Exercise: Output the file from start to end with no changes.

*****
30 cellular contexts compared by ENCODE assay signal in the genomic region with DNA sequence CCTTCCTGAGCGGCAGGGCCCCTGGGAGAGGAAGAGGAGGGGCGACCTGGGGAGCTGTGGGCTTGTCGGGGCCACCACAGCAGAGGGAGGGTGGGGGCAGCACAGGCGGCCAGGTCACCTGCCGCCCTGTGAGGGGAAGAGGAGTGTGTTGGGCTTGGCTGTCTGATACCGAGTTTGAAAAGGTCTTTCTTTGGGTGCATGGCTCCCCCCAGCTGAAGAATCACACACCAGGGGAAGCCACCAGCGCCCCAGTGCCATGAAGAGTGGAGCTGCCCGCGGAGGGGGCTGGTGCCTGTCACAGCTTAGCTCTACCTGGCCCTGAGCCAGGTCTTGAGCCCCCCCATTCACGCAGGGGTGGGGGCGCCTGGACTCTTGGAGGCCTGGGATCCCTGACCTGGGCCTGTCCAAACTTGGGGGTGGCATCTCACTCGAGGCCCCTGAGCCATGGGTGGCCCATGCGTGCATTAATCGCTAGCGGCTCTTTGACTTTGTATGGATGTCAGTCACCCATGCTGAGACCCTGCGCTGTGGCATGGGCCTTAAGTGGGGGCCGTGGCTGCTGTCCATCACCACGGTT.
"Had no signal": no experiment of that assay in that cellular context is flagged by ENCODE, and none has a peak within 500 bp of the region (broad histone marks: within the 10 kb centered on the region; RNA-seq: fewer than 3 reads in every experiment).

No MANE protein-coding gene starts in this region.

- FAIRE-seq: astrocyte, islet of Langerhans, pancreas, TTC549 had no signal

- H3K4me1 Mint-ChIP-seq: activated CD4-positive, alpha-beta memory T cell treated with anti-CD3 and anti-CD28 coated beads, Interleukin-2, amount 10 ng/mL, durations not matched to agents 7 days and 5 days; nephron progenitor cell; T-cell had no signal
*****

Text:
30 cellular contexts compared by ENCODE assay signal in the genomic region with DNA sequence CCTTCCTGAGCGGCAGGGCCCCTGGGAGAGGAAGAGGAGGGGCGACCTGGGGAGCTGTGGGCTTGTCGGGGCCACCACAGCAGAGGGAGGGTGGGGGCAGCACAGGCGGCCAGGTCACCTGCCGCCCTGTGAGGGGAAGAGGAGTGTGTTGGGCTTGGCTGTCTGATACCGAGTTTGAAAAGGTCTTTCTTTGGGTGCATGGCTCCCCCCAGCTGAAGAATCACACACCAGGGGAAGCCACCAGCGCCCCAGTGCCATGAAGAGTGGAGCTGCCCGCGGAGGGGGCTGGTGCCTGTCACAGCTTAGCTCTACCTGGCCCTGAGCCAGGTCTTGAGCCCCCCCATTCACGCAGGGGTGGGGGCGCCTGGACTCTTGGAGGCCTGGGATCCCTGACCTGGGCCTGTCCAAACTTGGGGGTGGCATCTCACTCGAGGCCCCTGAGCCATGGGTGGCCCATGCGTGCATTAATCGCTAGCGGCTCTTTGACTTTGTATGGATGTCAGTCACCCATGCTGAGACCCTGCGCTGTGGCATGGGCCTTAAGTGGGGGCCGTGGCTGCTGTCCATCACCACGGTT.
"Had no signal": no experiment of that assay in that cellular context is flagged by ENCODE, and none has a peak within 500 bp of the region (broad histone marks: within the 10 kb centered on the region; RNA-seq: fewer than 3 reads in every experiment).

No MANE protein-coding gene starts in this region.

- FAIRE-seq: astrocyte, islet of Langerhans, pancreas, TTC549 had no signal

- H3K4me1 Mint-ChIP-seq: activated CD4-positive, alpha-beta memory T cell treated with anti-CD3 and anti-CD28 coated beads, Interleukin-2, amount 10 ng/mL, durations not matched to agents 7 days and 5 days; nephron progenitor cell; T-cell had no signal